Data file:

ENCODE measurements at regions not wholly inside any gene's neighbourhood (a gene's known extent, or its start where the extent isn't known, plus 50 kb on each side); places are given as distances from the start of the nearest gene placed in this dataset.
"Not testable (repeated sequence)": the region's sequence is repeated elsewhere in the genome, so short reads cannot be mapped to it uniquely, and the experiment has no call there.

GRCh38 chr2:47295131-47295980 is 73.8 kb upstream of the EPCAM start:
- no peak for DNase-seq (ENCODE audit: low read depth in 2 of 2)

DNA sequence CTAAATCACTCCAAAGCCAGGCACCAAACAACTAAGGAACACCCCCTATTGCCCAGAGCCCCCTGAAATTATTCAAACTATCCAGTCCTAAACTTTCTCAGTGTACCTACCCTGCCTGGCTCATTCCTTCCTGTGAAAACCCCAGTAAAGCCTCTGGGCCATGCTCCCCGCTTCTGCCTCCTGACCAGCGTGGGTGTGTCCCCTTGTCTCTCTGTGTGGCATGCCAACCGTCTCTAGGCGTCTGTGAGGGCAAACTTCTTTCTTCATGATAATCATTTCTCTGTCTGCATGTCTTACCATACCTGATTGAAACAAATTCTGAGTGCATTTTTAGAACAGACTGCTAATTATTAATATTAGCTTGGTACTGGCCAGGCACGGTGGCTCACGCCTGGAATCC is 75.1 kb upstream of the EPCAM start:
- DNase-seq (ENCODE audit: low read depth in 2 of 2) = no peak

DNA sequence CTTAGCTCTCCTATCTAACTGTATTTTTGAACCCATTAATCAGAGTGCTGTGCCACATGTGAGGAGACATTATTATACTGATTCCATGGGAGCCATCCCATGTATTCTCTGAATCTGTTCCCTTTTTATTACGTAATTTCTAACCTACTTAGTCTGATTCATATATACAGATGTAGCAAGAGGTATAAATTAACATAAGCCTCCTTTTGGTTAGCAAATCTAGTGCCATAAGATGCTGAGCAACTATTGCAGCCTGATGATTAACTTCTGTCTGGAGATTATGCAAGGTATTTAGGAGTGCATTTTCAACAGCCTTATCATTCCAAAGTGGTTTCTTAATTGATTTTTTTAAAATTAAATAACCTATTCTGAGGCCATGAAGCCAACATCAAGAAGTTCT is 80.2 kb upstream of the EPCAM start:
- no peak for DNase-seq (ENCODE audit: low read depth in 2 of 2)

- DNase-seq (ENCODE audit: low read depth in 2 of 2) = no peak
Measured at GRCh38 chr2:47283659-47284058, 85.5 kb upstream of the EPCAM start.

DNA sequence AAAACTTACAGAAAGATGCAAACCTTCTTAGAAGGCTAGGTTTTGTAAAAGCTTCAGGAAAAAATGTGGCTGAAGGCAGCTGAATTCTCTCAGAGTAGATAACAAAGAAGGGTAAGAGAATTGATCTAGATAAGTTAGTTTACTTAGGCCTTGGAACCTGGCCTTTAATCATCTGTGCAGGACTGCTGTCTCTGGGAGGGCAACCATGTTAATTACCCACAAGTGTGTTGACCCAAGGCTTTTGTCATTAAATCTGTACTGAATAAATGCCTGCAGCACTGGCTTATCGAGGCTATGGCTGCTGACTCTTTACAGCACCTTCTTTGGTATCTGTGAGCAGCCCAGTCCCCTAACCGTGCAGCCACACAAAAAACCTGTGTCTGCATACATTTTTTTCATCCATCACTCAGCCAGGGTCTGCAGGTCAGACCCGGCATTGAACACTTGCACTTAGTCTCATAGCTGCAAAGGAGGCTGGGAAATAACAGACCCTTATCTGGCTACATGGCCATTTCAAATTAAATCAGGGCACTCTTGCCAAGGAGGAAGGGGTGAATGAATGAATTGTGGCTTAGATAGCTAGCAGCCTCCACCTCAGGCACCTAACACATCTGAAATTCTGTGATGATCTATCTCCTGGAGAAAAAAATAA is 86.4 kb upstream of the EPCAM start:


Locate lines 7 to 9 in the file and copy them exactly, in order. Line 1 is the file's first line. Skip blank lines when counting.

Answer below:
DNA sequence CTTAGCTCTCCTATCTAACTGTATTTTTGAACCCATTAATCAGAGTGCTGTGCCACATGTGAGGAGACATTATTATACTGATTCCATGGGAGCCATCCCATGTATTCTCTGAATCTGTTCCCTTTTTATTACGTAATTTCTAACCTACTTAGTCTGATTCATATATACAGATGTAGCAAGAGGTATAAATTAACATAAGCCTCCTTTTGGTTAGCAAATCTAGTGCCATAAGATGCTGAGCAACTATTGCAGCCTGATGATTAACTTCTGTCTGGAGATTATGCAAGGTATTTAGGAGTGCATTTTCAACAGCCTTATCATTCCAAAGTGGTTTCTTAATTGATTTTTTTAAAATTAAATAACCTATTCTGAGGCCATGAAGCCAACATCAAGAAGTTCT is 80.2 kb upstream of the EPCAM start:
- no peak for DNase-seq (ENCODE audit: low read depth in 2 of 2)

- DNase-seq (ENCODE audit: low read depth in 2 of 2) = no peak